Hytera replaced the Uganda Police Force’s legacy radio system with a DMR trunking network and SmartDispatch application to deliver reliable communications around the Kampala region, which have improved response times and safety levels


The Republic of Uganda is located in East Africa and has a population of 44.3 million people. The Uganda Police Force (UPF) and the Uganda People's Defence Forces are the country’s main public safety and military forces tasked with maintaining the country’s public order and national security.

The police force was founded in 1899 as the Uganda Armed Constabulary and has changed many times over the years. The current UPF has more than 40,000 officers. Its mandate is the protection of life and property, prevention and detection of crime, keeping law and order, and maintenance of overall security and public safety in Uganda.

The Challenge

The UPF's legacy two-way radio communication network consists of just 13 TETRA base stations. The existing network can barely cover the Kampala Metropolitan Police (KMP) area in the capital city. It also suffers from coverage blind spots, which makes it impossible for the police to access guaranteed communications. In addition, the after-sales service responsible for maintaining the legacy network was so poor that several base stations had ceased to work and the portable radios the police were using were also worn out.

The Solution

The Hytera team conducted an in-depth analysis of the communication challenges faced by the client, which involved a lot of discussion with the UPF's ICT department and the provision of technical support. After identifying the UPF's key daily communication requirements and emergency dispatch needs, Hytera proposed implementing a Digital Mobile Radio (DMR) cluster network. This could then be used as a framework on which to build a wider police communication network.

Hytera's SmartDispatch software application was suggested as the emergency dispatch solution. SmartDispatch provides dispatchers with a visual representation of all the radios and resources on the network for more efficient management and dispatching features. It covers the full network area with a particular focus on the Kampala region.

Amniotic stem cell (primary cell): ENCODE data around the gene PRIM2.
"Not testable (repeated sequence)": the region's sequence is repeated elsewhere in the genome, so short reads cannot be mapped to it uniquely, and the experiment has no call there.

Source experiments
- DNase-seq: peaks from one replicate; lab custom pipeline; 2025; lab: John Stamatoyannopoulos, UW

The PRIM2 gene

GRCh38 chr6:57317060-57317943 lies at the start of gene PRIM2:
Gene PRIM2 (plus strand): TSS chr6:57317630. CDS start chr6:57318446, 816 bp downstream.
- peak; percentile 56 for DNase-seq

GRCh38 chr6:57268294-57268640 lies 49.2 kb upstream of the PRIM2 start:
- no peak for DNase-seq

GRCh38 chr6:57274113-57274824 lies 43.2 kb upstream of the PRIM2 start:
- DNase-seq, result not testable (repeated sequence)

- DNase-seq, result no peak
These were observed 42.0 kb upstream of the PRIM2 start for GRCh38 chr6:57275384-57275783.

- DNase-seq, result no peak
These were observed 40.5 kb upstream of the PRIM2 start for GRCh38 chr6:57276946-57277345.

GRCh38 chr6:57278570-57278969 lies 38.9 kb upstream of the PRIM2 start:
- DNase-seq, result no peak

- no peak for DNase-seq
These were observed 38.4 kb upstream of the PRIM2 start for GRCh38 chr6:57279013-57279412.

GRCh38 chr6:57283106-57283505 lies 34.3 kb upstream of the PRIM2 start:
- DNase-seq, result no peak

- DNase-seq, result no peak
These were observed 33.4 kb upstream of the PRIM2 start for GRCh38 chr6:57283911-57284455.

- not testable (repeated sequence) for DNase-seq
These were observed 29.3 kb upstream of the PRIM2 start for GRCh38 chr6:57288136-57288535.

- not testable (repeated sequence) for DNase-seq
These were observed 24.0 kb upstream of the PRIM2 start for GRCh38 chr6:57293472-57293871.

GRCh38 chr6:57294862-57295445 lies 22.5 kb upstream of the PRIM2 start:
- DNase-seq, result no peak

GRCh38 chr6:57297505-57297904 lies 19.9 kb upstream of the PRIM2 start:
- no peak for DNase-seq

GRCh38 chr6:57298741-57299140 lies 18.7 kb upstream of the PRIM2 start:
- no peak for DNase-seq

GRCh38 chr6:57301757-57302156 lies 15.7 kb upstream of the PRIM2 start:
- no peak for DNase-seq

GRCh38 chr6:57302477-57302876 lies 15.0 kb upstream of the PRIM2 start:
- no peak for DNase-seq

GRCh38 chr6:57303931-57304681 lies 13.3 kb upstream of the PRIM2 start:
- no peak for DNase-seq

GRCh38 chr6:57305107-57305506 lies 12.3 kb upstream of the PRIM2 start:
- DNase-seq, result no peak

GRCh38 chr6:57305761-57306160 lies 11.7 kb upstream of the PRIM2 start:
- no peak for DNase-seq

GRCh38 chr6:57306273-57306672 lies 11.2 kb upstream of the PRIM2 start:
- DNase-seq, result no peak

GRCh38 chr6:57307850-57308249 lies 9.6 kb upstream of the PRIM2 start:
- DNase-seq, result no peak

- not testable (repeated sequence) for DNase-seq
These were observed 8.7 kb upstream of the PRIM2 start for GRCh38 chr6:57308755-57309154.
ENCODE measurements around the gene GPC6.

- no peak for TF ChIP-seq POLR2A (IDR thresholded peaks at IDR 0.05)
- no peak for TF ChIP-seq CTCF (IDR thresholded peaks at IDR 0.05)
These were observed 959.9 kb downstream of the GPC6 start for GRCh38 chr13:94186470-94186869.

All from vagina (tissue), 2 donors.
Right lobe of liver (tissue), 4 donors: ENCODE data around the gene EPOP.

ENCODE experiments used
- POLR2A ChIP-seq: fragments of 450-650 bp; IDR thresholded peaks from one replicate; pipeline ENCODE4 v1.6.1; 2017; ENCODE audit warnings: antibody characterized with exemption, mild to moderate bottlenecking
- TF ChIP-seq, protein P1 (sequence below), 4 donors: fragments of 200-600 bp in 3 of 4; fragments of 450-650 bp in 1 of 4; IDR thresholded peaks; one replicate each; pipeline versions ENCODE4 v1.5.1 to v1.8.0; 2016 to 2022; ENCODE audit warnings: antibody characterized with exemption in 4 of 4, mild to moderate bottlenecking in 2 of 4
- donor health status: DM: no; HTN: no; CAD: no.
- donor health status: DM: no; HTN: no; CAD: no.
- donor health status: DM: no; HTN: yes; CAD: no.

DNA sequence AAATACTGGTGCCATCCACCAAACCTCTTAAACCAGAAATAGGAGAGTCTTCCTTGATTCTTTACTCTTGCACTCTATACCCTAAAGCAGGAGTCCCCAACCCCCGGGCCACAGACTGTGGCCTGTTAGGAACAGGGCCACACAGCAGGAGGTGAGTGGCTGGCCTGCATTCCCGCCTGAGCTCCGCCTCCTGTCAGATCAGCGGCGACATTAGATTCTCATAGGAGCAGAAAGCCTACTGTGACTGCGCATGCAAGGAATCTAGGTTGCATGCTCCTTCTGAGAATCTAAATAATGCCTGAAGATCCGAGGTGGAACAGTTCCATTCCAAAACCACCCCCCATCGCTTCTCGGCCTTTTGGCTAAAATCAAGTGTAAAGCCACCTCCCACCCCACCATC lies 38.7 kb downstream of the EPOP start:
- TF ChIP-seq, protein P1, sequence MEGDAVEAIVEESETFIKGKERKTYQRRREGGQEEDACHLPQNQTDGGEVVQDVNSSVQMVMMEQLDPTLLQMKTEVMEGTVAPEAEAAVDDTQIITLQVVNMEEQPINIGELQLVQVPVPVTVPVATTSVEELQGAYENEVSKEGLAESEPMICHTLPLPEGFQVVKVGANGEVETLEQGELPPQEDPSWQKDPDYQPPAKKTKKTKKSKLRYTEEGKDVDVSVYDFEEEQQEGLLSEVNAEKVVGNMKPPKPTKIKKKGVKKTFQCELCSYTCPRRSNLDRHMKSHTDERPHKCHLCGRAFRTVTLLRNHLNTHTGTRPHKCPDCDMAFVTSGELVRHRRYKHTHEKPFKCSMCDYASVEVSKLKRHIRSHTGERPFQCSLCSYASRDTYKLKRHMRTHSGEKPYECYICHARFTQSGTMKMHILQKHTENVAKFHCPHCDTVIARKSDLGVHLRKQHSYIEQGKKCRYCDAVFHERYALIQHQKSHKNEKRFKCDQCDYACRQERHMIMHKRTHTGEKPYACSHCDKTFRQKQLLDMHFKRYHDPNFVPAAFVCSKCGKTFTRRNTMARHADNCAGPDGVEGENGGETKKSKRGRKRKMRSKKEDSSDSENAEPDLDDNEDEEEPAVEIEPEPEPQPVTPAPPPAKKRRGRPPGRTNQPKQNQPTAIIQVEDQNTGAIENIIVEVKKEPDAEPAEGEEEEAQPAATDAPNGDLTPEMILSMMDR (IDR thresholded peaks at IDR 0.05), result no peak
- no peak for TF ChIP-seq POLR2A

The network comprises eight DMR trunking base stations, which are connected together via an IP transport network with routing and network management provided by a Hytera mobile switching office (MSO). Hytera also supplied 3,000 DMR PD68X PD78XG and PD98XG handheld portable radios and DMR MD78XG mobile radios for desk and in-vehicle use.

The Results

The Hytera DMR trunking system now provides seamless communications coverage across the Kampala area. It has also solved the previous problem of protracted and inaccurate dispatching, which had meant police often took a long time to arrive at the scene of an incident.

The new Hytera DMR trunking and SmartDispatch system mean dispatchers can accurately locate the position of police officers within the Kampala region of Uganda. Police officers can now be quickly dispatched to the right location within 10 minutes. The ability of the police to respond much more quickly to any problem has greatly improved the level of security in Uganda.

Voice from Customer

"Our decision to choose Hytera Communication Ltd.’s DMR Trunking Pro technology was based on a wide range of factors including market survey results, the system’s scalability, response to customer needs, professional sales and technician teams and strategy to reduce the total cost of ownership. Also Hytera’s approach in executing projects based on customer needs and customizing them is vital. We are pleased to state that their company’s willingness and professionalism in transferring knowledge and their training procedures have now enabled UPF to maintain networks on its own with minimum support. In summary, we are confident in stating that the decision to select Hytera was the right one to serve our requirements now and for the future, We truly recommend it for any other business that comes on the way.”

——C.P. Felix, Director ICT, Uganda Police Force
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15 June 2021